It’s interesting to watch what happens with popular musicians as they age. Some disappear after their time of stardom and then reappear and do dinosaur tours when their demographic hits the nostalgia stage (any number of hair metal bands). Some stay in the spotlight ridiculously pretending they’re still 20 years old (Mick Jagger). Some come out of retirement and humiliate themselves with embarrassing Super Bowl shows that are all about the money-grab (The Who). And some, like Paul McCartney, Bob Dylan and many jazz musicians, continue to make vibrant music that grows increasingly rich and deep with age. Neil Finn and Crowded House fall into this last group.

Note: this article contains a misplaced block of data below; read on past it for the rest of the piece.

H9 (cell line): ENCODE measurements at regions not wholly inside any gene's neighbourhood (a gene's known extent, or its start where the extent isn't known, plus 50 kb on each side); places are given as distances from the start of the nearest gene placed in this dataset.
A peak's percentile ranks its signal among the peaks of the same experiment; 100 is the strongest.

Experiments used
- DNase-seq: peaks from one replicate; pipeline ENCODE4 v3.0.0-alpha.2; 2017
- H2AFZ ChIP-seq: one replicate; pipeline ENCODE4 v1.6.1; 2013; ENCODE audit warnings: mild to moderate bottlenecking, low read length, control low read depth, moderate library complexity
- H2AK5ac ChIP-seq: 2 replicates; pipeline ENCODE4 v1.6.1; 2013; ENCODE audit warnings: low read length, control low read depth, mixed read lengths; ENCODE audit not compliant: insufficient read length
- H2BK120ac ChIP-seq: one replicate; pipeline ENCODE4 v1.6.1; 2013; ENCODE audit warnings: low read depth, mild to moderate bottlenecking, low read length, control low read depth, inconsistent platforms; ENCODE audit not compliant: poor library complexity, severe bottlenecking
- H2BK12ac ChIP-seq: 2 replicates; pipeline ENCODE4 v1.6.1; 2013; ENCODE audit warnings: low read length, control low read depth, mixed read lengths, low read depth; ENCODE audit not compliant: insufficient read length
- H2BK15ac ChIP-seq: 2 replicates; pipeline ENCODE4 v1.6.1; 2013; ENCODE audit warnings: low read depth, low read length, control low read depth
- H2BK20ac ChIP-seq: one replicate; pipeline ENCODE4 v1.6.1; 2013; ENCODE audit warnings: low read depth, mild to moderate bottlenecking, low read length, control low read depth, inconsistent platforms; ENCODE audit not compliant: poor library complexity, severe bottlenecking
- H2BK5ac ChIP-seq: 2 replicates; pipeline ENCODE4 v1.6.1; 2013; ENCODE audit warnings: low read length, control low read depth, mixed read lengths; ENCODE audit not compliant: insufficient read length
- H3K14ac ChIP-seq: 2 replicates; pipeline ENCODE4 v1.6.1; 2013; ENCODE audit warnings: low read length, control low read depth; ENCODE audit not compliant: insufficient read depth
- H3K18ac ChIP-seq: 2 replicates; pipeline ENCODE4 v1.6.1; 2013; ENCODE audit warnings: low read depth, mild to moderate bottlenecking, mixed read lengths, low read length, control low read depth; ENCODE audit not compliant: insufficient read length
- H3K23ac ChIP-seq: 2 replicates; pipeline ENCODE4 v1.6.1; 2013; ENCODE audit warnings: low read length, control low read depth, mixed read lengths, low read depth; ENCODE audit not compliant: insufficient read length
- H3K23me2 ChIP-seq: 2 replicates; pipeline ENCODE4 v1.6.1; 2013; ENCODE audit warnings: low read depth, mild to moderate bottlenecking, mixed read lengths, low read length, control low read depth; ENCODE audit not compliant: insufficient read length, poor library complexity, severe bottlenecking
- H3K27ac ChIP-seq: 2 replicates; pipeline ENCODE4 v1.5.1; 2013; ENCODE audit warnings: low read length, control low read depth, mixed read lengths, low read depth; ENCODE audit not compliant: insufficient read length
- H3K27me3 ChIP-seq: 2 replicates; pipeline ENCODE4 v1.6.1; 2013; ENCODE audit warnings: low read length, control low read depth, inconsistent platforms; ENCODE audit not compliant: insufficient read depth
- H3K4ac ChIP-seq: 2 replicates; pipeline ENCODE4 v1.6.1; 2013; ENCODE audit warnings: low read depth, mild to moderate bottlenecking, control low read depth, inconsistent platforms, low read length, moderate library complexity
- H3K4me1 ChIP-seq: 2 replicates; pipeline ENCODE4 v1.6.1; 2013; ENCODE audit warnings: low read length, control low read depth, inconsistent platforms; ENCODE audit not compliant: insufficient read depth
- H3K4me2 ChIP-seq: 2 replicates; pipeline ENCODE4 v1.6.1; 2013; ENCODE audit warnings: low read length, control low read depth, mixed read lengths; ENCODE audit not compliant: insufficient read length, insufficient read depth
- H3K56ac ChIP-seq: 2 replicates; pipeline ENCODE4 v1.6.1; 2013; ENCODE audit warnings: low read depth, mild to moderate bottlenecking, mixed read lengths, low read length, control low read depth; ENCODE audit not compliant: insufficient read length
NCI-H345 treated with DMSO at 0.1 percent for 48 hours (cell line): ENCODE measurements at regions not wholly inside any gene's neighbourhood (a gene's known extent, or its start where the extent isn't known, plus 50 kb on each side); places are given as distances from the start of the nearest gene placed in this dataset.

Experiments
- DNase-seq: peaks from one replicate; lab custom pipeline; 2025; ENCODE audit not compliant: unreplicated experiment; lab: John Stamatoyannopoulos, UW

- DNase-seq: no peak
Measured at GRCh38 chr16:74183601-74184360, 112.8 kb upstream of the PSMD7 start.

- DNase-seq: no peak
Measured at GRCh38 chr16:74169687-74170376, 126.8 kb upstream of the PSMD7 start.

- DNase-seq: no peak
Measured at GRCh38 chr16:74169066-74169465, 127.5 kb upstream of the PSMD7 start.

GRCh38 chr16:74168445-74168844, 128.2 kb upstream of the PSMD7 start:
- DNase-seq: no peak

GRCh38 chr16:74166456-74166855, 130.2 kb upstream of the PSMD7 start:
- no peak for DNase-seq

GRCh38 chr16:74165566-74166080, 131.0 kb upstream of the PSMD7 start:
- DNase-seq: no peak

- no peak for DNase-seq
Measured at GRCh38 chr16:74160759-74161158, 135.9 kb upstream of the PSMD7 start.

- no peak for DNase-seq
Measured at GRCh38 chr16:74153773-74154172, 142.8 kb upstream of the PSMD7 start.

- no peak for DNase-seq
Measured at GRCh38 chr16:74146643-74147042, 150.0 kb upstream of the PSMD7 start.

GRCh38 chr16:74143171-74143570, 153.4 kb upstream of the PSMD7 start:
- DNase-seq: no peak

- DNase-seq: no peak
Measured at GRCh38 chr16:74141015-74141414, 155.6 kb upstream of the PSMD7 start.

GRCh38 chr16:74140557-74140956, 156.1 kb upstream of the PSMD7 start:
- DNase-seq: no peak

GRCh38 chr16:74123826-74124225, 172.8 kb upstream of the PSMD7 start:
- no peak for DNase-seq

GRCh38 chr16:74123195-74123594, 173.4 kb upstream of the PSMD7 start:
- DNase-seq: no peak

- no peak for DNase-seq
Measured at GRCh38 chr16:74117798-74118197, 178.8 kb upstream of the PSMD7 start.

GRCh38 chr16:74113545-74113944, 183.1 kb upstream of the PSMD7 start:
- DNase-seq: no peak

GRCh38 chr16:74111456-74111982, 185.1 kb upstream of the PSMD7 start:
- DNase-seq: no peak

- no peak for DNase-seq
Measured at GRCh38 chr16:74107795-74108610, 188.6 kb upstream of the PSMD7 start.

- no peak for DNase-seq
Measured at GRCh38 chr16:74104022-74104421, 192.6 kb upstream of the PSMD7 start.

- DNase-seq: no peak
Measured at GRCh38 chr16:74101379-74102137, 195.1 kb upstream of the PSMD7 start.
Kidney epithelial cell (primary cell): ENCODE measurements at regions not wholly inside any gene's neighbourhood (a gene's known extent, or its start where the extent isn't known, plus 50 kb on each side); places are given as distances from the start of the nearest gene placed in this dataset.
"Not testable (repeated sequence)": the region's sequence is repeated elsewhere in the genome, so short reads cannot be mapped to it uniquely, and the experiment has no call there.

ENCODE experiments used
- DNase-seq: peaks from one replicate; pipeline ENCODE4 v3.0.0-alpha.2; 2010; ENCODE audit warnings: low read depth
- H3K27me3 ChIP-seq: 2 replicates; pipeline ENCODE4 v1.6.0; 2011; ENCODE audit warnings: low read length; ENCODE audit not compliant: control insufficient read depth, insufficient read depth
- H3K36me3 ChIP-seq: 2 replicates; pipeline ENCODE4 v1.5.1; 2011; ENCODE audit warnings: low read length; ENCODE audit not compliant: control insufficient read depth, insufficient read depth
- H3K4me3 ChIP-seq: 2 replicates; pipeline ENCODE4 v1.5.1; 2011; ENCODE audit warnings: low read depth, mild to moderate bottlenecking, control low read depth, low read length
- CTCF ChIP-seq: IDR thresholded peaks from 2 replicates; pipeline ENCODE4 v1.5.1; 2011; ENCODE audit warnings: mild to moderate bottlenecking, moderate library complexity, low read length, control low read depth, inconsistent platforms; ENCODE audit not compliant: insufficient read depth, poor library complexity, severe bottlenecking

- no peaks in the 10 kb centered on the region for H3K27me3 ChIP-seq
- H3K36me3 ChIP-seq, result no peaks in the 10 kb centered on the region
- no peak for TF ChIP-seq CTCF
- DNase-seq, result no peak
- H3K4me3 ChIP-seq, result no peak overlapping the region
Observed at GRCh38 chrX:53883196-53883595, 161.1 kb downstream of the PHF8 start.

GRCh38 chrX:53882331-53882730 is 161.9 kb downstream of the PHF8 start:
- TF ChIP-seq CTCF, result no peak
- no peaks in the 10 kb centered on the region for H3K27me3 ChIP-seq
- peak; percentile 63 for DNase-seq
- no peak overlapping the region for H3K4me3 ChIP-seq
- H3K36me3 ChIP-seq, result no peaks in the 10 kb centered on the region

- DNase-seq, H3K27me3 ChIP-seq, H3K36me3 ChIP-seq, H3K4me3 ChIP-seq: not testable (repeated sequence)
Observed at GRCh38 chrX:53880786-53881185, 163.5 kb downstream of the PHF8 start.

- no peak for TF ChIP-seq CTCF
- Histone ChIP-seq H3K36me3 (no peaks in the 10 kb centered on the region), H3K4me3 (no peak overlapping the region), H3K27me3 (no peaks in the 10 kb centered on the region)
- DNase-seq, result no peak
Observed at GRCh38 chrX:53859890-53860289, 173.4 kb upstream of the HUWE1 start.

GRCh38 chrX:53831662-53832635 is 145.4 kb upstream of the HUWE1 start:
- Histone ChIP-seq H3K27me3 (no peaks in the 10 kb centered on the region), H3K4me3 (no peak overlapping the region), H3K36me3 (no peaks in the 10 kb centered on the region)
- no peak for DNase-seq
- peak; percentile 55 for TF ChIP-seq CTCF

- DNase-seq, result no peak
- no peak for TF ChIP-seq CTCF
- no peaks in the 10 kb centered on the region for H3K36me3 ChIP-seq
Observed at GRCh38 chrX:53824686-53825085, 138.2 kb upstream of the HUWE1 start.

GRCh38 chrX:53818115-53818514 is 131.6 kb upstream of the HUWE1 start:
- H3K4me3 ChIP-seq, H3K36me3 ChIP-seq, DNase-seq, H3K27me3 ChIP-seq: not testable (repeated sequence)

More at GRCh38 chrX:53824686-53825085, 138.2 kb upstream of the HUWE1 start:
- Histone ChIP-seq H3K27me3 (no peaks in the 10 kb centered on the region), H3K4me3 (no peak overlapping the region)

At one time it didn’t look like it would turn out this way. Crowded House officially ended their career with an extraordinary live concert at Sydney’s Opera House in 1996 which is captured on the terrific live album Farewell to the World which was also separately released as a DVD. Nine years later Paul Hester, the band’s drummer, took his own life after years of battling depression. In 2007 a new album, Time on Earth, was released under the Crowded House name. The newly formulated group combined original members Neil Finn (guitars, piano, vocals), Mark Hart (guitars, keyboards, vocals), and Nick Seymour (bass, vocals) with Matt Sherrod (drums, vocals). Most of the tracks on Time on Earth were originally intended for a Neil Finn solo CD and the album was drenched in Finn and the surviving band members coming to grips with the loss of Hester. It could easily have been the final goodbye.